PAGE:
Bruce and Denise Morcombe burn the mannequin of a person of interest in the disappearance of their son Daniel.
Bruce and Denise Morcombe burn the mannequin of a person of interest in the disappearance of their son Daniel. Contributed

P7 toughs out grilling questions

SHIVERS spread through the packed courtroom as the scruffy suspect slumped into the witness box.

His long, mousey brown hair fell below his shoulders as he looked around.

Police escorts had delivered the man, who lived in a Central Queensland mining town a few years ago, to the sterile courtroom on the seventh level of the Brisbane Magistrates Court.

He took an affirmation, cleared his throat and readied himself for questions.

“This is your last chance to tell us what happened on December 7, 2003.”

Did you kill Daniel Morcombe?

One of the prime suspects accused of abducting and murdering Sunshine Coast 13-year-old Daniel Morcombe more than seven years ago was relatively unknown until last week.

He can be identified only as P7 because of a suppression order on witness names during the coronial inquest into Daniel’s disappearance on December 7, 2003. P7 is a 41-year-old who left his wife and children and moved to live with a new girlfriend at Moranbah six months after Daniel’s disappearance.

He has snatched little boys from public areas and committed horrific sex offences against them in the past.

His own evidence places him on Nambour Connection Road at the exact time Daniel went missing.

He saw the broken down bus that was meant to take the teenager to Sunshine Plaza – but claims he never laid an eye on Daniel who was waiting in a bright red shirt.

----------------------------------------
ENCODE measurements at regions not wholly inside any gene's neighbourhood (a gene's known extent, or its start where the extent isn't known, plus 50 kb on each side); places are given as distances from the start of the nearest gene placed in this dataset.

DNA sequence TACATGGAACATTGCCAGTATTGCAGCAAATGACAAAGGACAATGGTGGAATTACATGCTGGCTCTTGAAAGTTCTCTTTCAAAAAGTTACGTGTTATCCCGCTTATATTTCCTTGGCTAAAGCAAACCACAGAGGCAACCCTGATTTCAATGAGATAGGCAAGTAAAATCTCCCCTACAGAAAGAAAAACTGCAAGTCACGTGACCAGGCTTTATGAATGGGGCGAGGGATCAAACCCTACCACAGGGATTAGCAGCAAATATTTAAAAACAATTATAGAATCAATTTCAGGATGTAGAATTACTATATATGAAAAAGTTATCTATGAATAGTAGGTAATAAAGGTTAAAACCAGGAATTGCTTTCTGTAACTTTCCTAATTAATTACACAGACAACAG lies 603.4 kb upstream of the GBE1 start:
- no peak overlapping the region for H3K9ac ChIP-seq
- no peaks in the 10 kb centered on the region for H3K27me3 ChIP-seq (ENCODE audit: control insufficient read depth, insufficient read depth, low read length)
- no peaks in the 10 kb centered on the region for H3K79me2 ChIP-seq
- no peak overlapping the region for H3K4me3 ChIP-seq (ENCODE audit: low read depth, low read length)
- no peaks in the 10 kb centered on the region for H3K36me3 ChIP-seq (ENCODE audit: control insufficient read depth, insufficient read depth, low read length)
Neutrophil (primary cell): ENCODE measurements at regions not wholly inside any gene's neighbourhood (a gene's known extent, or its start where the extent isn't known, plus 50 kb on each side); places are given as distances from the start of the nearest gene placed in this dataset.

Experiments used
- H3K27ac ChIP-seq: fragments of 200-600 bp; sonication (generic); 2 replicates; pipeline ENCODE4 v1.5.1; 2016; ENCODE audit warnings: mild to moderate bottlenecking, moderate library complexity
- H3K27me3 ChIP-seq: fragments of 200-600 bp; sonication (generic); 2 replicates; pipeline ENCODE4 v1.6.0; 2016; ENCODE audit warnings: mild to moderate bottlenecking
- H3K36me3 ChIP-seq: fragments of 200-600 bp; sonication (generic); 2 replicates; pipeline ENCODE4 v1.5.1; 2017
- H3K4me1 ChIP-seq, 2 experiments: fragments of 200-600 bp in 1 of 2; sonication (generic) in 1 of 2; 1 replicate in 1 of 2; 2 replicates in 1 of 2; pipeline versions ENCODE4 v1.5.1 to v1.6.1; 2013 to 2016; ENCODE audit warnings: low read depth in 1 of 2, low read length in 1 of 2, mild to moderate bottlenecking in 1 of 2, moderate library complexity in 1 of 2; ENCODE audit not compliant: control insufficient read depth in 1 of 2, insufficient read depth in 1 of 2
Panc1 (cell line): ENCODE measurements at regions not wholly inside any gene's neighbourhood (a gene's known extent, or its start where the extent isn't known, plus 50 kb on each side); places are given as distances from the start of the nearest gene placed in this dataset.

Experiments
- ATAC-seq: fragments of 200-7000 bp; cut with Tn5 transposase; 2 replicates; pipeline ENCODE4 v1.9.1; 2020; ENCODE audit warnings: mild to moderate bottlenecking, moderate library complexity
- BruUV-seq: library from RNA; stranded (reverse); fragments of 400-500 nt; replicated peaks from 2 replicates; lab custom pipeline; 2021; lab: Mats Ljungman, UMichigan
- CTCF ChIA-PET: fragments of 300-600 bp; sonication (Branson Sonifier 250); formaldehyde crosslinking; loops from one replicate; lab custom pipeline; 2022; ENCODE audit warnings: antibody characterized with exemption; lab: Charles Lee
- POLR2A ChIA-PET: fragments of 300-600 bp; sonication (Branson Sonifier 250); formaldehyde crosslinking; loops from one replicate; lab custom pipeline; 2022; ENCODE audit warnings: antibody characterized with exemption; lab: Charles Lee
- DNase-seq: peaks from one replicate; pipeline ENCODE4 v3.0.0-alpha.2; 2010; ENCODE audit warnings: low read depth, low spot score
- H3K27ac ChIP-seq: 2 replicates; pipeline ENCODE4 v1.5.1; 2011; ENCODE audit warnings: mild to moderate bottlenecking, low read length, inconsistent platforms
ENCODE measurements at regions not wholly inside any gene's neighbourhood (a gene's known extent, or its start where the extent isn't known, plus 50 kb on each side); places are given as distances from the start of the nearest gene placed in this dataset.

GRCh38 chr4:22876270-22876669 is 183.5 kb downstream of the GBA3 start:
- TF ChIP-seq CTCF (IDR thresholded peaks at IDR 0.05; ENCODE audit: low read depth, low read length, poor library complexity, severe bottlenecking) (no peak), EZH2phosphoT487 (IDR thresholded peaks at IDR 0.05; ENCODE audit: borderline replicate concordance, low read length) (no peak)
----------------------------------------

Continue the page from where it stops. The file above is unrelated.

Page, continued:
There is a 35-minute gap in P7’s whereabouts on that afternoon and he looks remarkably like sketches drawn from witness accounts of a man seen standing near Daniel under the Kiel Mountain Road overpass.

But with no hard evidence ever linking him to the case, P7 is a free man.

A sordid life

P7 was the second youngest of four brothers. He had a fairly normal upbringing despite some bullying at school.

His attraction to young boys started in primary school and by the time he was 18 he had preyed on 10 to maybe 30 children.

He targeted youngsters at a local swimming pool.

But he was never interested in any emotional contact, just fleeting attractions.

He left a boy to die in bushland

The first run-in with the law came when P7 was 18. He had been ordered to work community service at a supervised playground in Brisbane in 1987.

At the playground P7 took a seven-year-old boy into the toilets and molested him.

When he had finished, P7 casually returned to work.

He went on the run from police, escaping to New South Wales and avoiding arrest until two years later.

“I don’t want to go to jail for something I haven’t done,” P7 told the police.

He admits now that was a lie because he was “in denial”.

Four years later, P7 found a new victim when he moved with his girlfriend to Darwin.

He was living in a caravan park in 1993 when a young boy approached him, asking if P7 had seen his sister.

P7 led the boy into the bush and lifted him on to an overturned car in a paddock.

He brutally molested the six-year-old, at one stage covering the child’s mouth as he cried loudly.

P7 left the boy to die.

The youngster was found that evening when he stumbled out of bushland naked and covered in dirt, cuts and bruises.

His eyes had haemorrhaged and his lung was punctured, injuries doctors said were caused by strangulation. He was so battered the policewoman who found him thought he had been run over by a car.